If gov­ern­ments can’t con­trol wages or prices in a global econ­omy, they cer­tainly can’t con­trol the pur­chase of ex­tended life. In the past two years, Is­raeli or­gan bro­kers shifted their busi­ness from Colom­bia to China for faster ser­vice. If China closes its doors, they can shift again. In Pak­istan, kid­neys al­ready sell for a frac­tion of what Chi­nese hos­pi­tals charged. Bro­kers can com­pare or­gan prices from coun­try to coun­try, just like wheat and corn.

Al­ready, bans on or­gan com­merce are crum­bling. In­di­ans who lost their liveli­hood in the tsunami of 2004 sold their kid­neys, ig­nor­ing the law. Bul­garia im­poses stiff sen­tences on or­gan traders, but that didn’t de­ter a lo­cal hospi­tal from serv­ing Is­raeli trans­plant tourists last year. Nor did China’s ban stop a Chi­nese hospi­tal from of­fer­ing a liver to a BBC correspondent. Three weeks ago a Korean news­pa­per re­ported that China’s or­gan crack­down had sim­ply raised the price of a Chi­nese kid­ney in South Korea.

Some re­form­ers think they can solve the or­gan short­age and tame the mar­ket by le­gal­iz­ing sales. Their latest pro­posal, pre­sented at one of the Euro­pean meet­ings last week by Arthur Matas of the Univer­sity of Min­nesota, is a sin­gle-payer sys­tem for or­gans. It’s half-lib­er­tar­ian and half-so­cial­ist. On the one hand, Matas says mar­kets for eggs and sperm are harm­less, kid­ney pur­chases can save coun­tries money, and of­fer­ing poor peo­ple cash for or­gans is no more co­er­cive than of­fer­ing them money to work in mines or join the army. On the other hand, he thinks the gov­ern­ment can fix kid­ney prices and de­ter­mine who gets them.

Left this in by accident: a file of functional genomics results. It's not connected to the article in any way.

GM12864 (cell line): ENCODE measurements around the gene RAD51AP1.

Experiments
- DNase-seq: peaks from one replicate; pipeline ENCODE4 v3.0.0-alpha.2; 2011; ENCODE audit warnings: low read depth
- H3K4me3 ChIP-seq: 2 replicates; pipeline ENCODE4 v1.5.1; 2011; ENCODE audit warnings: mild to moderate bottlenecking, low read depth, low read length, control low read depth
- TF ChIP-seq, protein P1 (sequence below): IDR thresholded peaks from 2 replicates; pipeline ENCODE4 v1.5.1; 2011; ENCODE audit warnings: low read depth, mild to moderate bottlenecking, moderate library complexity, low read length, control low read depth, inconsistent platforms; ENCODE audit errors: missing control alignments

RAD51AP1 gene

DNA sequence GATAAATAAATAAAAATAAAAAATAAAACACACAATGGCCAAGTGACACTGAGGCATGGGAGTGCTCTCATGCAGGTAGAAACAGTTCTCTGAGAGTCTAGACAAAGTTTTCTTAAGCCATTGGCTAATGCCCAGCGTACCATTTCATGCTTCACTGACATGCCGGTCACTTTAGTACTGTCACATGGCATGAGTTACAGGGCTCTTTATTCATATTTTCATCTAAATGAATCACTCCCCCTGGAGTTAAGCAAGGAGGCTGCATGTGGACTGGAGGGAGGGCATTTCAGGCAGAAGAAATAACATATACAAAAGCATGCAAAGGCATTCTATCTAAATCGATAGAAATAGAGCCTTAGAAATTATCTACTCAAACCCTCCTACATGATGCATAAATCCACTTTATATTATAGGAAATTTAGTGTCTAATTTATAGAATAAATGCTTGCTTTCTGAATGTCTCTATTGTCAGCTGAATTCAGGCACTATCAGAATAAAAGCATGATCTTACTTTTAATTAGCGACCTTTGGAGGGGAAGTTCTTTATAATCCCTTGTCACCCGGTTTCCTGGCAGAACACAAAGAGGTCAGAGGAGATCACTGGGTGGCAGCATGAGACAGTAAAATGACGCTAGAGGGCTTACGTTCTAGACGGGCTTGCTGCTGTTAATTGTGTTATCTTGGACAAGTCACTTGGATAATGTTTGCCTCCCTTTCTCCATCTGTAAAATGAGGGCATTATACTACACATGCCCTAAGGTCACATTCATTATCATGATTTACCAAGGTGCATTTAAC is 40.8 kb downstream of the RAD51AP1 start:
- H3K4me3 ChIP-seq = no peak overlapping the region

Good luck. As any coun­try with na­tional health in­sur­ance knows, peo­ple find ways to buy more than they’re al­lot­ted. Ra­tion med­i­cal care abroad and af­flu­ent for­eign­ers will come here. Ra­tion or­gans here, and af­flu­ent Amer­i­cans will go abroad, as they’re al­ready do­ing. It’s true that pay­ments would elicit more “do­na­tions.” But stud­ies re­viewed at the meet­ings in Europe show that flood­ing the mar­ket with pur­chased or­gans re­duces the in­cen­tive to do­nate.

The key to re­vers­ing the or­gan mar­ket is to turn that equa­tion on its head. Stop fight­ing cap­i­tal­ism and start us­ing it. What’s driv­ing the mar­ket is scarcity. Amer­i­cans, Bri­tons, Is­raelis, Ja­panese and South Kore­ans are go­ing abroad for or­gans mostly be­cause too few of their coun­try­men have agreed to do­nate or­gans when they die. Fewer than 40 per­cent of Amer­i­cans have signed or­gan-donor cards, and only about half of their fam­i­lies con­sent to the do­na­tion of a loved one’s or­gans. Some have re­li­gious ob­jec­tions. Oth­ers are squea­mish. Many as­sume that if they don’t sup­ply the or­gans, some­body else will.

They’re right. Some­body else will sup­ply the or­gans. But that some­body won’t be a corpse. It’ll be a fish­er­man or an out-of-work la­borer who needs cash and can’t find an­other way to get it.

The surest way to stop him from sell­ing his kid­ney is to make it worth­less, by flood­ing the mar­ket with free or­gans. If you haven’t filled out a donor card, do it now. Be­cause if the dy­ing can’t get or­gans from the dead, they’ll buy them from the liv­ing.